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Reducing Gender Bias in Sexual Assault Response and Investigation Webinar (LIVE)
Tuesday, September 18th, 2018
9:00 AM PT/10:00 AM MT/11:00 AM CT/12:00 PM ET

This webinar is approximately 90 minutes long.

Course Description

Systematic, thorough, and impartial law enforcement investigations must seek to avoid drawing on gender-based stereotypes and attitudes at every step of the process. This is why the US Department of Justice (DOJ) published groundbreaking guidance for law enforcement in 2015, entitled, Identifying and Preventing Gender Bias in Law Enforcement Response to Sexual Assault and Domestic Violence.

In this webinar, we will explore the phenomenon of gender bias, both explicit (conscious) and implicit (unconscious), and the resulting stereotypes and attitudes that can influence the professional response to, and investigation of, sexual assault. Many of the same principles apply to cases of intimate partner violence and other gender-based violence.

We will begin by introducing the concept of implicit bias, and then address key questions about how gender bias can disadvantage (or advantage) either the victim or suspect. For example, we will examine the relationship between gender bias and victim selection at the time of the sexual assault, as well as victim blaming afterward. We will also evaluate how gender bias plays a critical role in the designation of false reports in cases of sexual assault, and consider the intersection of gender bias and victim recantations. Parallels will be drawn to other types of gender-based violence.


As a result of this webinar, participants will be better able to:

  • Define the concept of implicit bias, and explore how gender bias can influence law enforcement responses and investigations of sexual assault.
  • Examine the relationship between gender bias and victim selection, victim blaming, false reports, and victim recantations in sexual assault cases.
  • Describe policies and practices that can help to avoid gender bias and increase our opportunities to identify, arrest, and prosecute perpetrators of sexual assault.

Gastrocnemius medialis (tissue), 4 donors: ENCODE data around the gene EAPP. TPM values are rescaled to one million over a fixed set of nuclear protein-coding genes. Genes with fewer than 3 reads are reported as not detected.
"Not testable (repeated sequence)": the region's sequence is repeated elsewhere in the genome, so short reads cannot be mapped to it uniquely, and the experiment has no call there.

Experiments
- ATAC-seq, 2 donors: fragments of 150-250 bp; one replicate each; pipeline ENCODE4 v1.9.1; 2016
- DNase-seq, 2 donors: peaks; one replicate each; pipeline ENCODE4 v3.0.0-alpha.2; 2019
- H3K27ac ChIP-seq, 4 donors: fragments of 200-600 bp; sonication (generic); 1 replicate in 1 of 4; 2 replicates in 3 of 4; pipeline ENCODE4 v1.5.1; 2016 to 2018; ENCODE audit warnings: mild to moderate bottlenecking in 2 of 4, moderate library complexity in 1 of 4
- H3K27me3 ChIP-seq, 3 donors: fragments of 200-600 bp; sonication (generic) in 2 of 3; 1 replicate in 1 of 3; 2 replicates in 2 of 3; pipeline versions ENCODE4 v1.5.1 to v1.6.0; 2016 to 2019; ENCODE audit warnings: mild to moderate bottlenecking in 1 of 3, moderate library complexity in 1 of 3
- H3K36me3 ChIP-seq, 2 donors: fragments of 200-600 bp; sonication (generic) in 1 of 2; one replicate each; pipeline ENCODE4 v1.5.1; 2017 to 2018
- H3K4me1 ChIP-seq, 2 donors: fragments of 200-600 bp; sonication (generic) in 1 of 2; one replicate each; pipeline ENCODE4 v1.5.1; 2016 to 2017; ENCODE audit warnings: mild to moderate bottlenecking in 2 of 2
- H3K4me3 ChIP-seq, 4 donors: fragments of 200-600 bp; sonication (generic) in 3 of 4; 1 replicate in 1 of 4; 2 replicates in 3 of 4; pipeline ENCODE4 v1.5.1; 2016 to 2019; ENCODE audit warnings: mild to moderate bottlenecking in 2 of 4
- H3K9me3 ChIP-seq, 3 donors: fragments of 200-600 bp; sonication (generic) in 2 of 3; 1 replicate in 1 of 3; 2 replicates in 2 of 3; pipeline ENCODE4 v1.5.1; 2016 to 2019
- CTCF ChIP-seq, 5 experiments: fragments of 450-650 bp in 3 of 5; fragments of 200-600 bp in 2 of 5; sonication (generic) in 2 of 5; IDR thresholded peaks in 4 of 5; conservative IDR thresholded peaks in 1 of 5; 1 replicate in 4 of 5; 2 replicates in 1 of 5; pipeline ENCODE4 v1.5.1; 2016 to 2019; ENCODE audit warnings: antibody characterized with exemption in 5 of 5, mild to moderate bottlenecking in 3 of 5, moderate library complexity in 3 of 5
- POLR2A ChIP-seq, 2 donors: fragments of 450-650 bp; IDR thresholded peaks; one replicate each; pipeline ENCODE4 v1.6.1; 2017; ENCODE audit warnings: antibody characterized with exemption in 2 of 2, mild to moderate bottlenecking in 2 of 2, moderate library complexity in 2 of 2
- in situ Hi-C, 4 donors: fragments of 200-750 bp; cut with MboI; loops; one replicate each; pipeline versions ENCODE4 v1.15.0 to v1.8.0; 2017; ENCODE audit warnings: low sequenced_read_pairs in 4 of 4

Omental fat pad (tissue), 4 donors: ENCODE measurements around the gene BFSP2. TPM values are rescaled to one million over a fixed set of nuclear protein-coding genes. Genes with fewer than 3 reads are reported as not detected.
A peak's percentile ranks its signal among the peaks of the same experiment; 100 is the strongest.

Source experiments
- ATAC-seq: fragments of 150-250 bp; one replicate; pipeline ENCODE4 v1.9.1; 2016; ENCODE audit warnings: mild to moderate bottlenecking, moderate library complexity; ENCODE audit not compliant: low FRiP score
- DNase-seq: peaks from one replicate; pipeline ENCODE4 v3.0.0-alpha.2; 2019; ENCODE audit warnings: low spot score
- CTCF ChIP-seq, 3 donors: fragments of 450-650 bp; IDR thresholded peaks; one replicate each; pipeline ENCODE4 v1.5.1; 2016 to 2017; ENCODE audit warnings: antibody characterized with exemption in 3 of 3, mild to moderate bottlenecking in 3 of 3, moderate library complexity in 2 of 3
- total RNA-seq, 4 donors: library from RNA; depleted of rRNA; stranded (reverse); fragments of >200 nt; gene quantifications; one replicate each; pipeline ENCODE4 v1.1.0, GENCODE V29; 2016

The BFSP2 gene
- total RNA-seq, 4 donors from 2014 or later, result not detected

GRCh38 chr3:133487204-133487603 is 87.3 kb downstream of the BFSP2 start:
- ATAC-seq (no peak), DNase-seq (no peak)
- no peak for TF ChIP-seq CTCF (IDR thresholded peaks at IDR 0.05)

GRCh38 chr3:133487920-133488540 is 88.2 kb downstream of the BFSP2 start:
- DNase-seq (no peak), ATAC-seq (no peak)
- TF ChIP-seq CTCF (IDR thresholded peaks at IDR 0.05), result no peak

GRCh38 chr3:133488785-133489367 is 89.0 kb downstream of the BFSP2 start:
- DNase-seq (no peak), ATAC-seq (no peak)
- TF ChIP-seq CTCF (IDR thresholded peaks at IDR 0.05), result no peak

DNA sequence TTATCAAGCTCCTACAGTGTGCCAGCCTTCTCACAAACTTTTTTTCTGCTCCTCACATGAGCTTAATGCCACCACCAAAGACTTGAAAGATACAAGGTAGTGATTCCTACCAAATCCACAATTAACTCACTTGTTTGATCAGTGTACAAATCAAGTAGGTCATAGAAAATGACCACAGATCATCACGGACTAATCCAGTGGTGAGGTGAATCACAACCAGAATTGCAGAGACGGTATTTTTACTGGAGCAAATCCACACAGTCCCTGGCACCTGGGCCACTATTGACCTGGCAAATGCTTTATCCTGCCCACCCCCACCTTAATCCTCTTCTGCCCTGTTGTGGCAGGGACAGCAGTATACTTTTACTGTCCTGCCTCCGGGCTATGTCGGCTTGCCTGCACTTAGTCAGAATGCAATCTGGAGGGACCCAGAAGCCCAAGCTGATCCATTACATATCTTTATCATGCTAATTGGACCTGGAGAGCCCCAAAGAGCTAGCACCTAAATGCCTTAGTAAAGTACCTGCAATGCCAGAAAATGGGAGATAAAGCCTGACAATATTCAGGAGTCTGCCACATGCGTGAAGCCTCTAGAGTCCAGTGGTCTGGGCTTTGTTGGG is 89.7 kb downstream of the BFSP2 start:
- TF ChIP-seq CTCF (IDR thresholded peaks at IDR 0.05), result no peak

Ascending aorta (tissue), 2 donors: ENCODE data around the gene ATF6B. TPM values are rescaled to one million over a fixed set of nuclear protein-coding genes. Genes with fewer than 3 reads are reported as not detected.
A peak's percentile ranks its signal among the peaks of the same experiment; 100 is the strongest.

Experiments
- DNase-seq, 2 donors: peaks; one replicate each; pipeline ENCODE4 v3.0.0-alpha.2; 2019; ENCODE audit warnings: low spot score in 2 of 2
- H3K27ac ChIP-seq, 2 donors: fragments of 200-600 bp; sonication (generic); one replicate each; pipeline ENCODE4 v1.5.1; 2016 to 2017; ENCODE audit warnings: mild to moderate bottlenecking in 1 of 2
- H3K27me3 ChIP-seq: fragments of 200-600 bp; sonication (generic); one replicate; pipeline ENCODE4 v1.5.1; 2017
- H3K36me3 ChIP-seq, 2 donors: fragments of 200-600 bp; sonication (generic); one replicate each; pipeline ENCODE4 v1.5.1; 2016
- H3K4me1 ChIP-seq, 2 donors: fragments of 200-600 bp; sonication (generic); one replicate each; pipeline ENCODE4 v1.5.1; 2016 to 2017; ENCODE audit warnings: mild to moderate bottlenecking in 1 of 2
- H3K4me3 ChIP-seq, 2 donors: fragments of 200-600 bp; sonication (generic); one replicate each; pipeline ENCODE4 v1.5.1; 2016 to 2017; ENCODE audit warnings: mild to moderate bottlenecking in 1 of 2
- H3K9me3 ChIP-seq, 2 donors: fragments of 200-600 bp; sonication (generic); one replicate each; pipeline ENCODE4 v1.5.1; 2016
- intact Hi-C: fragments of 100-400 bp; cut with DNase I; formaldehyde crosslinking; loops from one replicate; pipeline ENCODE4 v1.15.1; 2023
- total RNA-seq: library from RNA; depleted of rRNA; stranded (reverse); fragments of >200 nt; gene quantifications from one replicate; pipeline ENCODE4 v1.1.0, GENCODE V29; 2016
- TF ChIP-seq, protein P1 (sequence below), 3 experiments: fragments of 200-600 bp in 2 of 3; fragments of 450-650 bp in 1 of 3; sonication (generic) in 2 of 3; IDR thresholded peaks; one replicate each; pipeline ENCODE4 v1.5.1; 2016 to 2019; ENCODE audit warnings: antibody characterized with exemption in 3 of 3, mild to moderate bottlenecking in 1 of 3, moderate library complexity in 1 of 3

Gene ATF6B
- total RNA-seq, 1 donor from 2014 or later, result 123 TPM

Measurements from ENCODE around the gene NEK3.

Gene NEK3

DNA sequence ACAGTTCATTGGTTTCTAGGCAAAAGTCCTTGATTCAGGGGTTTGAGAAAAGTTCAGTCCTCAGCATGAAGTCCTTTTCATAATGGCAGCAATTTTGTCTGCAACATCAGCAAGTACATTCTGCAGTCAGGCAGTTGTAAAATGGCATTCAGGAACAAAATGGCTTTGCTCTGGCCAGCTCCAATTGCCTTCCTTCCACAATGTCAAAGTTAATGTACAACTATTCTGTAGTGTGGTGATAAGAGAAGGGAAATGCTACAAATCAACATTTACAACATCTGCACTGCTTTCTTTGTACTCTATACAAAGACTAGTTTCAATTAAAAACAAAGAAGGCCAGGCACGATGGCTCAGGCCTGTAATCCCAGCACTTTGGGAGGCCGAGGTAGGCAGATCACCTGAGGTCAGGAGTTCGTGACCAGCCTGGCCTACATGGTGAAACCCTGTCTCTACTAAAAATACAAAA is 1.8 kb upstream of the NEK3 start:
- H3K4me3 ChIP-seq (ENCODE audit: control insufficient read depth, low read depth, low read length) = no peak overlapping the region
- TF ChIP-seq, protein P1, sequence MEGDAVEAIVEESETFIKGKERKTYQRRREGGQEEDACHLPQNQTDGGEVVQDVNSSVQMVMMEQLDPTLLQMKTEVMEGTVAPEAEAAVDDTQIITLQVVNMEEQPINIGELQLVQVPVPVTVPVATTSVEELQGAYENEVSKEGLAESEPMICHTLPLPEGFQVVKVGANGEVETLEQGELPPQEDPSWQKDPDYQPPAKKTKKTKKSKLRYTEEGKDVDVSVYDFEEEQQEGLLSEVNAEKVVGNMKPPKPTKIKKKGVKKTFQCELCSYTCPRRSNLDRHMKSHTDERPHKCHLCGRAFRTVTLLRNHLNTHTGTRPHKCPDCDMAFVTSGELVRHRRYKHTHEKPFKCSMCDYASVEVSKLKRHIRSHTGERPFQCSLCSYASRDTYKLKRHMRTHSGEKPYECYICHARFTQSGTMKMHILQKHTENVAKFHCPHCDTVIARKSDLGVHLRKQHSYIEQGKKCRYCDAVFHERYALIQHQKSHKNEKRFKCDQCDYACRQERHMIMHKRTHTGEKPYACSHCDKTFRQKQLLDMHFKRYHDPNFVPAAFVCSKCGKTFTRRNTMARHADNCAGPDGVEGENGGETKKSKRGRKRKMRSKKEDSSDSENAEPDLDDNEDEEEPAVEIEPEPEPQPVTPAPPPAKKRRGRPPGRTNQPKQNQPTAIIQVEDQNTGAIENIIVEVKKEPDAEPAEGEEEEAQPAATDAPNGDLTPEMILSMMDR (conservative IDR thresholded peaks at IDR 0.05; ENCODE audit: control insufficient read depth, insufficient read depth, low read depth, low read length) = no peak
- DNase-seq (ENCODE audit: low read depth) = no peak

• Explore parallels with intimate partner violence and other gender-based crimes.


Picture of Kimberly LonswayKimberly Lonsway, PhD
Director of Research, EVAWI, San Luis Obispo, CA

Dr. Kim Lonsway is a Founding Board Member and current Research Director for EVAWI, America's leading nonprofit organization dedicated to improving criminal justice responses to sexual assault. Before EVAWI, Dr. Lonsway served as the Director of Research for the National Center for Women & Policing and the Director of Research and Training for Penny Harrington & Associates. She also taught psychology at California Polytechnic State University.

Dr. Lonsway earned her PhD in the Department of Psychology at the University of Illinois, Urbana-Champaign and then served for two years as a post-doctoral research fellow at the interdisciplinary American Bar Foundation in Chicago, Illinois. Her research has always focused on sexual violence and the criminal justice and community response system, and she volunteered for over 15 years as a victim advocate for rape crisis centers in two different communities. In 2012, she was awarded the first-ever Volunteer of the Decade Award from the Sexual Assault Recovery and Prevention (SARP) Center in San Luis Obispo, CA - an award specifically created to recognize Lonsway's years of service and dedication to this local rape crisis center.

Dr. Lonsway co-authored a book with Chief Penny Harrington entitled: Investigating Sexual Harassment in Law Enforcement and Nontraditional Fields for Women (Prentice Hall). She has also written over 60 published articles, book chapters, technical reports, government reports, and commissioned documents - in addition to numerous training modules, bulletins, and other resources. She served for five years as Co-Editor of the Sexual Assault Report, a bimonthly publication of the Civic Research Institute.